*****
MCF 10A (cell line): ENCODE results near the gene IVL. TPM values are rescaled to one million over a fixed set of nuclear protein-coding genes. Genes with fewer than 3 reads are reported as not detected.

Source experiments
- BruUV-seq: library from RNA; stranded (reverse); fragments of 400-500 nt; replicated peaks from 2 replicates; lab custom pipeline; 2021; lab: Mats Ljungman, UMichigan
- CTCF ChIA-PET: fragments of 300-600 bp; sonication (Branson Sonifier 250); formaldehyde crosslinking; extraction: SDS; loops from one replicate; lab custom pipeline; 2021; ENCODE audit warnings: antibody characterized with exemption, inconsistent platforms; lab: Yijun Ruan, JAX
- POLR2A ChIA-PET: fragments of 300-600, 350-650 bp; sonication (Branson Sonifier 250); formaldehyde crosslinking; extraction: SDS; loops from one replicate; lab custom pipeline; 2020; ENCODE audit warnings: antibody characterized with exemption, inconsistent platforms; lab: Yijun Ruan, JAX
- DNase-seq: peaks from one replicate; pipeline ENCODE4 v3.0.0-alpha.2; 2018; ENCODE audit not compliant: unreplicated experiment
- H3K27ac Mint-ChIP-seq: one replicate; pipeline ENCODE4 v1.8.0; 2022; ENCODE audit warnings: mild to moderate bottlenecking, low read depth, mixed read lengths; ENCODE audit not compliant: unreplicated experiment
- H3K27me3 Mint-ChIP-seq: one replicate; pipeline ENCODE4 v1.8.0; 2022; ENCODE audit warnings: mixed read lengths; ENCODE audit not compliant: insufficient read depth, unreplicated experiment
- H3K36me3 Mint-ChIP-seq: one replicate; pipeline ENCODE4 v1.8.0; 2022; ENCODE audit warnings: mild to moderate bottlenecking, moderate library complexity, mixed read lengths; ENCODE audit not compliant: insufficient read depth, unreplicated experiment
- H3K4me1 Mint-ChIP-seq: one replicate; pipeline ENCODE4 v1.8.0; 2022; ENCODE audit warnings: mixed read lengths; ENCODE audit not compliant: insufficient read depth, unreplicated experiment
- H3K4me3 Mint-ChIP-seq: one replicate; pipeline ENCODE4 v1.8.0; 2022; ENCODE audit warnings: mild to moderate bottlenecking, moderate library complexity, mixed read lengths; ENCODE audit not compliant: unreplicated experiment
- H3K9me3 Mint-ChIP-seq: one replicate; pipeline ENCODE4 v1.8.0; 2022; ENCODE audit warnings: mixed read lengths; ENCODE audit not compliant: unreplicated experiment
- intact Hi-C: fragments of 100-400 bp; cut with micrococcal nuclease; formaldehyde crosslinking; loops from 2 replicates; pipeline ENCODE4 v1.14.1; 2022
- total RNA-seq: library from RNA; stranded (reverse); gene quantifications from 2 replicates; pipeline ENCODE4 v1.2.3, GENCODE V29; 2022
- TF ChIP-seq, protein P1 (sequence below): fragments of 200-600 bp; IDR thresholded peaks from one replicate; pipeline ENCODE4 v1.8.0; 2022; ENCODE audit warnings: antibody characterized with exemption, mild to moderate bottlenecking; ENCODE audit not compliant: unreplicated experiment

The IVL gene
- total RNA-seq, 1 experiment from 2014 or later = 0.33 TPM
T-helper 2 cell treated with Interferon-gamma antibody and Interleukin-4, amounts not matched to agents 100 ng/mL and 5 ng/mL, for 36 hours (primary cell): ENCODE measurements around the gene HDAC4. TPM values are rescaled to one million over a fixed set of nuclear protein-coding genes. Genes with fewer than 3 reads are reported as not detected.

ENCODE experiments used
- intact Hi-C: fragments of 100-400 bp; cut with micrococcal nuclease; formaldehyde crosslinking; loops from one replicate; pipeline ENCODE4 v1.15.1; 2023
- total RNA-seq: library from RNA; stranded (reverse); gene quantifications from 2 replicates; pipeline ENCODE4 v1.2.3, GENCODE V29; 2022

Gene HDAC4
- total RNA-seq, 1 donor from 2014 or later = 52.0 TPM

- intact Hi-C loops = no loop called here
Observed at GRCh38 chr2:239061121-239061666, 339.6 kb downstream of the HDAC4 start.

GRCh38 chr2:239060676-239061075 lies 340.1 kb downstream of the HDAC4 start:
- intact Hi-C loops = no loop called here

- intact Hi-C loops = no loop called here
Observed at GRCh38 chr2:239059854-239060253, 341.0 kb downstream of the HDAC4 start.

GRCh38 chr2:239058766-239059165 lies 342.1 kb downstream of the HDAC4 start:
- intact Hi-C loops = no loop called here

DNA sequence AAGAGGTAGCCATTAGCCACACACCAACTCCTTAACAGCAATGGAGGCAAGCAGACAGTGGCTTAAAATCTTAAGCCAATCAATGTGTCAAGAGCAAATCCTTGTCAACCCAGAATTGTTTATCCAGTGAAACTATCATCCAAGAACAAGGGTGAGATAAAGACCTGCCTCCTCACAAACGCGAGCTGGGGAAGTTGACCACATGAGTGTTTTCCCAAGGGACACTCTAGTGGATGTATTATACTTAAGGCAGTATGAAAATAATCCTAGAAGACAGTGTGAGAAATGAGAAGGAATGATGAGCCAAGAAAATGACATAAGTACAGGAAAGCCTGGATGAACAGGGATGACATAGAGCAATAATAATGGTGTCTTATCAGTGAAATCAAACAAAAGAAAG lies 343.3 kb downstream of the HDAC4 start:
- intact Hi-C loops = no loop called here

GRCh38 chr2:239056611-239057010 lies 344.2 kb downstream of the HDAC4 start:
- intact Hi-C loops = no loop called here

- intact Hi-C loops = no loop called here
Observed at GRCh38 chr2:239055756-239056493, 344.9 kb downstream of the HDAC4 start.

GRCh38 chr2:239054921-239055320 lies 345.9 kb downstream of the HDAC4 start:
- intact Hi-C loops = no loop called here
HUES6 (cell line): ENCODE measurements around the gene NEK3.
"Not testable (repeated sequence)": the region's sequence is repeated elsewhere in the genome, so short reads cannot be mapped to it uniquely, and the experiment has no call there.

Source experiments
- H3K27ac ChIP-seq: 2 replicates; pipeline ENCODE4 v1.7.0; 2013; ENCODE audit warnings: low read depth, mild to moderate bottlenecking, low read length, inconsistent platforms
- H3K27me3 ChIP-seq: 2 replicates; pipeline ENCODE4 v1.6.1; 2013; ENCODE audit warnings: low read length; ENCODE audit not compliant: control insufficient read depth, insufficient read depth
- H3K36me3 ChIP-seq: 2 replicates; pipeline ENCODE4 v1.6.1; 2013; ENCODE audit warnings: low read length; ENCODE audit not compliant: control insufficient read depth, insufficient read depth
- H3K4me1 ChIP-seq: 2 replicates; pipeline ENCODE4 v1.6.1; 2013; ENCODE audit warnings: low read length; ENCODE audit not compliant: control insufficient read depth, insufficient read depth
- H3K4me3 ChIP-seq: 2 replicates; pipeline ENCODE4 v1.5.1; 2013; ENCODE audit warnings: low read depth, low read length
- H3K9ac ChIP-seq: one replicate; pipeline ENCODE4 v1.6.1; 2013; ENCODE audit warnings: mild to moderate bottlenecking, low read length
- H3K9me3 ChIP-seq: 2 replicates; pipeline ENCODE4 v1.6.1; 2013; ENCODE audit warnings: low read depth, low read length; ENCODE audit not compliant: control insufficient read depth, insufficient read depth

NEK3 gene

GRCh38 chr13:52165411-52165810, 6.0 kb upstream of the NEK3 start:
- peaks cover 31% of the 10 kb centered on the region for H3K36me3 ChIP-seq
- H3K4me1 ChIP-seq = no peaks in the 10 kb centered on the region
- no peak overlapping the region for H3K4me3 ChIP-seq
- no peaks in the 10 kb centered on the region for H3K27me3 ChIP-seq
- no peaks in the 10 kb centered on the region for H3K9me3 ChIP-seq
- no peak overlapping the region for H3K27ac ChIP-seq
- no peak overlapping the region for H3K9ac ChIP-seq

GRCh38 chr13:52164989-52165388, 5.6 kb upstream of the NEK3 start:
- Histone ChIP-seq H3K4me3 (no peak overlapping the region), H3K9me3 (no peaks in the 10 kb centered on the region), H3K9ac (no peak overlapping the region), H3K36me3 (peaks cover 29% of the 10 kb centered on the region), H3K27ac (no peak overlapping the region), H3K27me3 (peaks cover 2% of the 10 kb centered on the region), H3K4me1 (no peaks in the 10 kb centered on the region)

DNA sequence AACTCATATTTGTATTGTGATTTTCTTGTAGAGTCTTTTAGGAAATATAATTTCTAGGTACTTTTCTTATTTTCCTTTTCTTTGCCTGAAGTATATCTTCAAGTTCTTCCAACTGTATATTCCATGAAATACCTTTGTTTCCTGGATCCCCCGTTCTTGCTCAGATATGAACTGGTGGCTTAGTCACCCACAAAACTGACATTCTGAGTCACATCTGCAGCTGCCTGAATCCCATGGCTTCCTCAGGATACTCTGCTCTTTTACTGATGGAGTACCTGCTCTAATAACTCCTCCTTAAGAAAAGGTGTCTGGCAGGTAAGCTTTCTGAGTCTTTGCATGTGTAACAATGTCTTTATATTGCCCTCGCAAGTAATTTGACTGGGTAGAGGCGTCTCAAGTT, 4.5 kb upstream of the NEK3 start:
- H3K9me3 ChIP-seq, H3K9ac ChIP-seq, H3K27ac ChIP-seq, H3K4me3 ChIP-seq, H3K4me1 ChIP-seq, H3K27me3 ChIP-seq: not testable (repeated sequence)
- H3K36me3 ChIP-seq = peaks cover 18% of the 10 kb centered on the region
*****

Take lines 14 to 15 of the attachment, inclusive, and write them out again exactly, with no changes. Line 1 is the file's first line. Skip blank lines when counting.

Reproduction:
- total RNA-seq: library from RNA; stranded (reverse); gene quantifications from 2 replicates; pipeline ENCODE4 v1.2.3, GENCODE V29; 2022
- TF ChIP-seq, protein P1 (sequence below): fragments of 200-600 bp; IDR thresholded peaks from one replicate; pipeline ENCODE4 v1.8.0; 2022; ENCODE audit warnings: antibody characterized with exemption, mild to moderate bottlenecking; ENCODE audit not compliant: unreplicated experiment